The second Saturday Morse Code Tutor build event was also well attended.
This posting includes pictures from the second Morse Code Tutor build event along with Cliff, N4CCB’s video of Dave, KI4PSR demonstrating the steps involved in the build! Links to the schematics, parts information etc. are included as well.
This past Saturday saw a number of WCARES members take part in the first of two Morse Code Tutor build sessions coordinated by Dave, KI4PSR and Cliff, N4CCB. Dave put together a very nice kit of parts which included an update of the W8BH version of the W8TEE Morse Code Tutor adding a very nice printed circuit board and 3D-printed case. Some members soldered their kits while others assembled boards Dave had pre-soldered, wired and tested!
For those that have signed up, the second build session will be this coming Saturday, Sept. 21st at the EOC.
Pictures from the first session are included below.
The Tennessee QSO Party is Sunday, 1 September 2019
“The Tennessee QSO Party is an annual amateur radio event which takes place on either the first or second Sunday of September. All amateur radio operators in the great state of Tennessee are encouraged to participate as antennas around the world rotate and point to the volunteer state.
The Tennessee QSO Party is hosted by the Tennessee Contest Group. Each year tens of thousands of QSOs occur between Tennessee amateur radio operators and hams worldwide. Plaques are awarded for category winners.”
More information and the registration form for Tennessee stations planning to take part are here:
Inspired by the recent presentation on Windoms, Dave, KI4PSR with the help of Jon, KK4AIZ, Rob, KM4SOA , Paul, KM4PT and Doug, W4DML, built and tested the design during this past Tuesday’s Portable Ops. Dave said the SWR was great, just as described by Ted, W3TB.
“Station was Icom 7300, with battery and solar panels. We were able to tune 20, 40, 80, & 17. I made one contact into Western Pennsylvania; on 7.255 – missed NC callsign. Got a 5.6 report!”
Ted, W3TB gave a presentation at the March WCARES Monthly Meeting on Windom antennas. Ted discussed the use of Azimuthal Equidistant maps for antenna planning and aiming, gave a demonstration of modelling the Windom using the EZNEC demo and discussed building the Windom.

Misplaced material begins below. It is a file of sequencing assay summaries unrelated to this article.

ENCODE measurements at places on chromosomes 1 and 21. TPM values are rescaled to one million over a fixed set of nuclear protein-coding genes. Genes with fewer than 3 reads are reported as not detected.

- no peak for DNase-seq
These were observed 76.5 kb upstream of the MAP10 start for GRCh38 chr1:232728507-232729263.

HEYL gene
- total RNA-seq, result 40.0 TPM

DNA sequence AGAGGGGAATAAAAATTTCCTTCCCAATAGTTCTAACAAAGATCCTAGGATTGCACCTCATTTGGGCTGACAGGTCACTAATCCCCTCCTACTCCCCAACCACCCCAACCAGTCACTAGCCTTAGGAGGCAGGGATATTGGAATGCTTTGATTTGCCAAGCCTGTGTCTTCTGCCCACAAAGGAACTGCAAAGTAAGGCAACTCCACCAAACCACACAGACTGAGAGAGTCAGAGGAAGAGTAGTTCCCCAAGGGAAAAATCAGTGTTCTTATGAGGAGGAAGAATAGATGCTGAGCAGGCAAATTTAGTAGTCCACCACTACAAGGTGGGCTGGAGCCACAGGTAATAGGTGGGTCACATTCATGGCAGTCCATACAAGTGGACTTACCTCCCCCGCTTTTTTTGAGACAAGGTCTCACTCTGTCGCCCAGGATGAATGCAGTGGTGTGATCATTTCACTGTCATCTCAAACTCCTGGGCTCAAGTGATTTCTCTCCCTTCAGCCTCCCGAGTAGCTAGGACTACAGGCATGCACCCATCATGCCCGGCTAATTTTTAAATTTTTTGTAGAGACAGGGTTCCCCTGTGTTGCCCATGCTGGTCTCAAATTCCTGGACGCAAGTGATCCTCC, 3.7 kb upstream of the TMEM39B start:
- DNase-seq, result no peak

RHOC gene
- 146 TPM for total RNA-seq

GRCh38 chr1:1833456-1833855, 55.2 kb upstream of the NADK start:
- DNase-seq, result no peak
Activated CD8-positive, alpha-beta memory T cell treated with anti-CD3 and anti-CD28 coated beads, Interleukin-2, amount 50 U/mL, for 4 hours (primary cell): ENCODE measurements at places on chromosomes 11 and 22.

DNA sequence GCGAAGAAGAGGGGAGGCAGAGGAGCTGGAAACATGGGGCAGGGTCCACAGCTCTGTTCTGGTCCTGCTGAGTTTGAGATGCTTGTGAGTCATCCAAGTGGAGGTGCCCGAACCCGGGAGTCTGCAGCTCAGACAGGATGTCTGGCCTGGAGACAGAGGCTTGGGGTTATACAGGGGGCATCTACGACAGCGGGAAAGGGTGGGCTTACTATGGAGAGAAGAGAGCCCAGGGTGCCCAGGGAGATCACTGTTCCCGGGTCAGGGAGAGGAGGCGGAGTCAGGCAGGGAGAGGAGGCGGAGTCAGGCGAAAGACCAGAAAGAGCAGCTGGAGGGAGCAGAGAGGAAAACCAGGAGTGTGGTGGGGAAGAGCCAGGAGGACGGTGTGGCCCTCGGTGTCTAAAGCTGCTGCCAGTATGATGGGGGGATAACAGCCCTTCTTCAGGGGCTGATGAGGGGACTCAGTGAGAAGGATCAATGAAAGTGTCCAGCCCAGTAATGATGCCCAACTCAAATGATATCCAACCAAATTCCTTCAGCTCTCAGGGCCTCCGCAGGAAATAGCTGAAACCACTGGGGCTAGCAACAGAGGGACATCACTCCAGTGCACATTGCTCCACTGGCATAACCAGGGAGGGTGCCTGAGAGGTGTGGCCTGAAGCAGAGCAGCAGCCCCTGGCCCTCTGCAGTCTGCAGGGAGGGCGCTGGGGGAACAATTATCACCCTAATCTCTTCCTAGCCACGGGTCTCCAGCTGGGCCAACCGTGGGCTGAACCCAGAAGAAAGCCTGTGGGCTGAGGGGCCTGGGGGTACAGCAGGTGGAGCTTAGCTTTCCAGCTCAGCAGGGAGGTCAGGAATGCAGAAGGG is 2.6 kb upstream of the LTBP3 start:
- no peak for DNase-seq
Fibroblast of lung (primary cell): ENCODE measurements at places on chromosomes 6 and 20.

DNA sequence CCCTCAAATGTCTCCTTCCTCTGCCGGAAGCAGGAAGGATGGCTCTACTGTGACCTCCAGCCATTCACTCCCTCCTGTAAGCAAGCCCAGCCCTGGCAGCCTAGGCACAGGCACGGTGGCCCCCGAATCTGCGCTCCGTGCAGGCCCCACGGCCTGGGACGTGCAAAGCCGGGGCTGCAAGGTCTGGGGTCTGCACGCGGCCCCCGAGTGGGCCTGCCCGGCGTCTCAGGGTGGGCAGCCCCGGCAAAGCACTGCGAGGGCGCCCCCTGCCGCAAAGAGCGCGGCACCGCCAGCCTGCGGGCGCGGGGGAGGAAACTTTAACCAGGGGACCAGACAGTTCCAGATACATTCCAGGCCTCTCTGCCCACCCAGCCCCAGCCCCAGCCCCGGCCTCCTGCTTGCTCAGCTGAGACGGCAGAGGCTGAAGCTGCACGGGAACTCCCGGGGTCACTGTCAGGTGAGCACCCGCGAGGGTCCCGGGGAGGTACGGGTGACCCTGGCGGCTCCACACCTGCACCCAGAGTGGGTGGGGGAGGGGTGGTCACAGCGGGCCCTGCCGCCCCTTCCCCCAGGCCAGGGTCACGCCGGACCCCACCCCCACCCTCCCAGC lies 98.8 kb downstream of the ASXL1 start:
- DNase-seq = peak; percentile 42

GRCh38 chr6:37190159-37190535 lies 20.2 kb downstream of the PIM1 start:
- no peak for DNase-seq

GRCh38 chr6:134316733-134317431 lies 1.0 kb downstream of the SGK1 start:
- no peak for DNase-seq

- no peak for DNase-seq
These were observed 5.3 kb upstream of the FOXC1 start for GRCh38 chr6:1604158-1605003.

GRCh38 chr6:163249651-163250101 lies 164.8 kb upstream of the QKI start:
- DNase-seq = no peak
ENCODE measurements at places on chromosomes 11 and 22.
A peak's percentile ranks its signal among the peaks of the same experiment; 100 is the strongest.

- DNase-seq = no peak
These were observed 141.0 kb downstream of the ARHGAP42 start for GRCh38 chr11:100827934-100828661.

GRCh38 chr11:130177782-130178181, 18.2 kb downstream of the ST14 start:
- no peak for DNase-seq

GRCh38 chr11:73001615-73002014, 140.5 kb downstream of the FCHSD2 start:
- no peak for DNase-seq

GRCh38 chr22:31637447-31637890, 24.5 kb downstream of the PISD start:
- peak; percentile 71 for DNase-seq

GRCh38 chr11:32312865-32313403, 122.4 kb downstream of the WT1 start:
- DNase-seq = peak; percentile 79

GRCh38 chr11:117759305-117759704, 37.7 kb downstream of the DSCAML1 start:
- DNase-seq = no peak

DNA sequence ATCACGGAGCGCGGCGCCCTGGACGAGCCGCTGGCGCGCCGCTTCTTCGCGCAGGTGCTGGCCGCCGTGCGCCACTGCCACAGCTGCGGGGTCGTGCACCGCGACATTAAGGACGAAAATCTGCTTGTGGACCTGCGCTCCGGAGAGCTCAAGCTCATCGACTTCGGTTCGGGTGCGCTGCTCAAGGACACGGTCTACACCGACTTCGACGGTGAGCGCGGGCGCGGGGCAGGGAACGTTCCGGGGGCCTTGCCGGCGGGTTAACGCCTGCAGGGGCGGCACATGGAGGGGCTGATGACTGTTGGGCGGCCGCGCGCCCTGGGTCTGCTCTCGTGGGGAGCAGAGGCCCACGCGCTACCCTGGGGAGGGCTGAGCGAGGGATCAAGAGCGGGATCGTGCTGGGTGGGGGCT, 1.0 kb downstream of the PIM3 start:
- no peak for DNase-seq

WCARES members were out in force for this year’s Winter Field Day.
So, a few hours before midnight; 30 degrees at best; Traffic on Moores lane is near zero; the small tent is keeping us warm; On 80 meters; Three portable antennas in the field; The operator (N4CCB) decides to run a frequency (call CQ); I’m logging and chomping at the bit; Tuned up; Boom! …Two, Three, then four contacts a minute; Canada, Wisconsin to Alabama, Ohio, Western New York inbetween.
Talk about a RUSH! The CW station had similar runs at kick-off time.
A Flex 6500 radio was used along with a number of software packages including SmartSDR, CWSkimmer, Slice Master and DAX:
CWSkimmer is the software that takes the I/Q output from the radio and decodes the CW
Slice Master 6000 which sits between SmartSDR and CWSkimmer (SDR Bridge is another option here)
Slice Master does a number of things but is primarily responsible for syncing the radio and CWSkimmer. This lets someone click on the CWSkimmer waterfall and have the radio automatically QSY to the frequency on which the user clicked. In the same way, a user can click on the SmartSDR panadapter and CWSkimmer will automatically scroll to that signal in its display. Slice Master is the “glue” that makes these two programs stay in sync when the user clicks either.
DAX is Digital Audio Transport
It’s Flex software that creates virtual audio cables for the signals coming into and out of SmartSDR.
It does this by creating a virtual soundcard for the incoming, outgoing, and I/Q signals.
By having these signals show up on your PC as soundcards, you can use any off-the-shelf ham radio software and configure that software to use the DAX signals. So, in your ham radio software for digital modes like PSK-31, FT8, etc…. if you want to tell the software where to get the incoming audio for decoding, you’ll select the “soundcard” in your PC’s audio picklist called “DAX Audio RX 1”. And, to tell the software where to send the encoded audio for transmission over-the-air, you’ll pick the soundcard called “DAX Audio TX”.
N1MM is the gold-standard software used by contesters